Thursday 18 December 2008

not for want of something


Uee said...

Teacher, the last phrase is not that easy. I'd like to see another example, if possible, and maybe a synonym for it or phrase that would fit in the example instead.

Anonymous said...

Hello Yulia - probably the best way to understand 'want' in these contexts is to replace it with 'lack'. 'Tony didn't manage to eat all the cakes in Siberia, but it wasn't for the lack of trying.' In other words, Tony made a huge effort to eat all the cakes in Siberia, but he failed for another reason other than effort, such as the capacity of his stomach. Here, then, the phrase can be rewritten as follows: 'Tony didn't manage to eat all the cakes in Siberia, but he did his best.' I hope you find that helpful.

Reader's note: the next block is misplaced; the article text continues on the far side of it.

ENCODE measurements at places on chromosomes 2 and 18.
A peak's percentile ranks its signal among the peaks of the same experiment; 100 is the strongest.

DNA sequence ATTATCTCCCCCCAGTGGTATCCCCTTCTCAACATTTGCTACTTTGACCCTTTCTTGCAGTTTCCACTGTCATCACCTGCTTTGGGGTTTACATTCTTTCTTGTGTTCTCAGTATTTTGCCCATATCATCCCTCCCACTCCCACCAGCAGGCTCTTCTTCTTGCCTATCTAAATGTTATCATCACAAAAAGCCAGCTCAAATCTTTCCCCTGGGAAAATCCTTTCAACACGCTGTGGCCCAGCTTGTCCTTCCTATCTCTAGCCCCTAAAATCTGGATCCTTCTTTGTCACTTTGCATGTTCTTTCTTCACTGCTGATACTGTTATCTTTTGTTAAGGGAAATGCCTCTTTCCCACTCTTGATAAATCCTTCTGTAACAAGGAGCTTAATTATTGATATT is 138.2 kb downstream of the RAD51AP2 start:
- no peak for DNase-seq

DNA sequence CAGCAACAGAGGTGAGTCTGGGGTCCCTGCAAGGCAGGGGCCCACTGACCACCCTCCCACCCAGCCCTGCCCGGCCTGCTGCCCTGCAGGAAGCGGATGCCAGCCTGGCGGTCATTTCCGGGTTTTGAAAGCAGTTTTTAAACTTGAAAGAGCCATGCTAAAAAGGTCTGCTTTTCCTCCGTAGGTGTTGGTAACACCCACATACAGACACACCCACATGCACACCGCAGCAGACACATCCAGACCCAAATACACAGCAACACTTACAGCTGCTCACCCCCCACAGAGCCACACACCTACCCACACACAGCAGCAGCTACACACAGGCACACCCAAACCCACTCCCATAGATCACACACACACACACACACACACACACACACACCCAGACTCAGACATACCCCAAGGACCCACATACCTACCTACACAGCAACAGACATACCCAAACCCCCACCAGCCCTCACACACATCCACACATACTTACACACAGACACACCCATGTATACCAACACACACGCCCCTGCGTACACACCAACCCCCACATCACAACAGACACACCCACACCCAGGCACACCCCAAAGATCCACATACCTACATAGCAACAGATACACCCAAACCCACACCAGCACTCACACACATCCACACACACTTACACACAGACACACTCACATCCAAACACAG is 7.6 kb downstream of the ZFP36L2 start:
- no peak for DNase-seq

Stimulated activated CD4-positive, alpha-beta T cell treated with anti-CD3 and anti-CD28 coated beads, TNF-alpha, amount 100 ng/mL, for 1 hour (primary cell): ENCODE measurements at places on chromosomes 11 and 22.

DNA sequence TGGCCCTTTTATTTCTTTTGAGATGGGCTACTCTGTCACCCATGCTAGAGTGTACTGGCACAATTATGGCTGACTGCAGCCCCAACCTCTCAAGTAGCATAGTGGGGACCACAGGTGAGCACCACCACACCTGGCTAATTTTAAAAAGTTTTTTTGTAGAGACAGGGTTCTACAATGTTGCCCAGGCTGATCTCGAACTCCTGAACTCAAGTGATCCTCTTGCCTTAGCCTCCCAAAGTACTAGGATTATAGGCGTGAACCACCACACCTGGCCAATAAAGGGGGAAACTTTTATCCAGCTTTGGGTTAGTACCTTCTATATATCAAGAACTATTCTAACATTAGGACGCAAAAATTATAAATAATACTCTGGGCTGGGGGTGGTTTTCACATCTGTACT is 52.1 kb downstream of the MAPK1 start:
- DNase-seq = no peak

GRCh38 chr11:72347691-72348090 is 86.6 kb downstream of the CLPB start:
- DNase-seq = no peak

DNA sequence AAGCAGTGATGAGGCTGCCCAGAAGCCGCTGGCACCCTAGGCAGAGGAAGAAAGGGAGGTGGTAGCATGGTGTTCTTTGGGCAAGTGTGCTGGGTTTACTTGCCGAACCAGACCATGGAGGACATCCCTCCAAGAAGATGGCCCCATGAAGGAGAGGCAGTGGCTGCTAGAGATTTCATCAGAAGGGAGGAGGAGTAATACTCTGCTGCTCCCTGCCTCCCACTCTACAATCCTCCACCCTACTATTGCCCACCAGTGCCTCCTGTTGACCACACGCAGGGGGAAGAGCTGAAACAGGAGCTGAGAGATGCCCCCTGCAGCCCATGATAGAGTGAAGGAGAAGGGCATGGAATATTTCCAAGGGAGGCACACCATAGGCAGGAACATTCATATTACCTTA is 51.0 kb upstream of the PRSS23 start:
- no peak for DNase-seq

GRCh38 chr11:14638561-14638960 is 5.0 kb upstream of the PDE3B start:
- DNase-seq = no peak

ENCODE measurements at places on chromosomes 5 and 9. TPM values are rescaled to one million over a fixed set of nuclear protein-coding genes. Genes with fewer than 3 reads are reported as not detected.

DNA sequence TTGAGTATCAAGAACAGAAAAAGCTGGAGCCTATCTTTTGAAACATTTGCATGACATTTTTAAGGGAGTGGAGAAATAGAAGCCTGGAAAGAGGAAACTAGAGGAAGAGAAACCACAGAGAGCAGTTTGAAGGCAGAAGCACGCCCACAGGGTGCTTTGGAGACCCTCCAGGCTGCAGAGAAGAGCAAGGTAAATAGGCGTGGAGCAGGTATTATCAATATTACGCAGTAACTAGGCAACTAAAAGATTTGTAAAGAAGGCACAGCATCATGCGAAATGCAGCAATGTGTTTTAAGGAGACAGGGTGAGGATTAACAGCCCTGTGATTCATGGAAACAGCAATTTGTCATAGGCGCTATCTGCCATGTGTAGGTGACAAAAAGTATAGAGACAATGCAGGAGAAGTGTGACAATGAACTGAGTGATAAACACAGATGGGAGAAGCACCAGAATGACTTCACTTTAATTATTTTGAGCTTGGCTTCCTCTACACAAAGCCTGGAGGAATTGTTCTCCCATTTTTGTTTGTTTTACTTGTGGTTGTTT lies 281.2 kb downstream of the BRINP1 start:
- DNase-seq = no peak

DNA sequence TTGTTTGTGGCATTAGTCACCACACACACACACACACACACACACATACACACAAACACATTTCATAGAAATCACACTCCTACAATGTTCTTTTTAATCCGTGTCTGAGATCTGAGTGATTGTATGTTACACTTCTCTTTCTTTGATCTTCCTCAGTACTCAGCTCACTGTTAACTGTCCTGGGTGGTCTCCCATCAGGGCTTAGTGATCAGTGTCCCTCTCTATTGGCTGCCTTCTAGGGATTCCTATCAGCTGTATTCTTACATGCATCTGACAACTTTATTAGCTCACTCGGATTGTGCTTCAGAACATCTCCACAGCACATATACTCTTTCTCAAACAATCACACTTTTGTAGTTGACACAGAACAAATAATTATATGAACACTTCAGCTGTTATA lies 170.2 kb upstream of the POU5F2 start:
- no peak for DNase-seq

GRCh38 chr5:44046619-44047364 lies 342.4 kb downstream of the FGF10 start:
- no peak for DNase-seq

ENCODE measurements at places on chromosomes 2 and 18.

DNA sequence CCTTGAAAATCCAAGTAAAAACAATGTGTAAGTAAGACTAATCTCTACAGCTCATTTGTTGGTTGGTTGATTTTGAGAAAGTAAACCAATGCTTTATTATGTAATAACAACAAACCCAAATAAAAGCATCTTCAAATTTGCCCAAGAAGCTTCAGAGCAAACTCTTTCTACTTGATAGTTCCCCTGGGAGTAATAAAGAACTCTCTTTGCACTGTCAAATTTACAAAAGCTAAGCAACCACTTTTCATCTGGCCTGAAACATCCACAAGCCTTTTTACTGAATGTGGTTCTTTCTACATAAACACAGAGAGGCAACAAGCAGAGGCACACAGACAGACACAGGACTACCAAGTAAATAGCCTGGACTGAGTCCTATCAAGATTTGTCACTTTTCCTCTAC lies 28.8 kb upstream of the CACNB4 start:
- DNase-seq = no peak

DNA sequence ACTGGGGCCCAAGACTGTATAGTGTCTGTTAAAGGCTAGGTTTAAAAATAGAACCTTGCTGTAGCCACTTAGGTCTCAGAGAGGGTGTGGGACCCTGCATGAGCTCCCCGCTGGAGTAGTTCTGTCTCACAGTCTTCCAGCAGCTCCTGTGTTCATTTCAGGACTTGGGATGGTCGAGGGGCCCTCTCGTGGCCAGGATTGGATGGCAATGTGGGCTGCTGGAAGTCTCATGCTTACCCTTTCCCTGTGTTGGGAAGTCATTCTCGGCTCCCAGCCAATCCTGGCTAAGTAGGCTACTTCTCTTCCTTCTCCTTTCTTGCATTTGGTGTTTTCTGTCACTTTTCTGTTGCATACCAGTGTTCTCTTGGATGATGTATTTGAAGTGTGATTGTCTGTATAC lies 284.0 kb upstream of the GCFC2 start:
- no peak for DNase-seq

Anonymous said...

Thanks to you both. That was really helpful. Can I now check my understanding? Is my example correct and clear?
'I can't afford buying Buckingham Palace but it isn't for the want of money.'

Anonymous said...

Hello Anonymous - if you mean 'I can't afford to buy Buckingham Palace but it's not because I haven't got enough money, it's for some other reason like publicity', then, yes, your example is correct and clear.

Creative Commons License
Collocation of the Week by Dr Myers is licensed under a Creative Commons Attribution-Noncommercial-No Derivative Works 3.0 Unported License.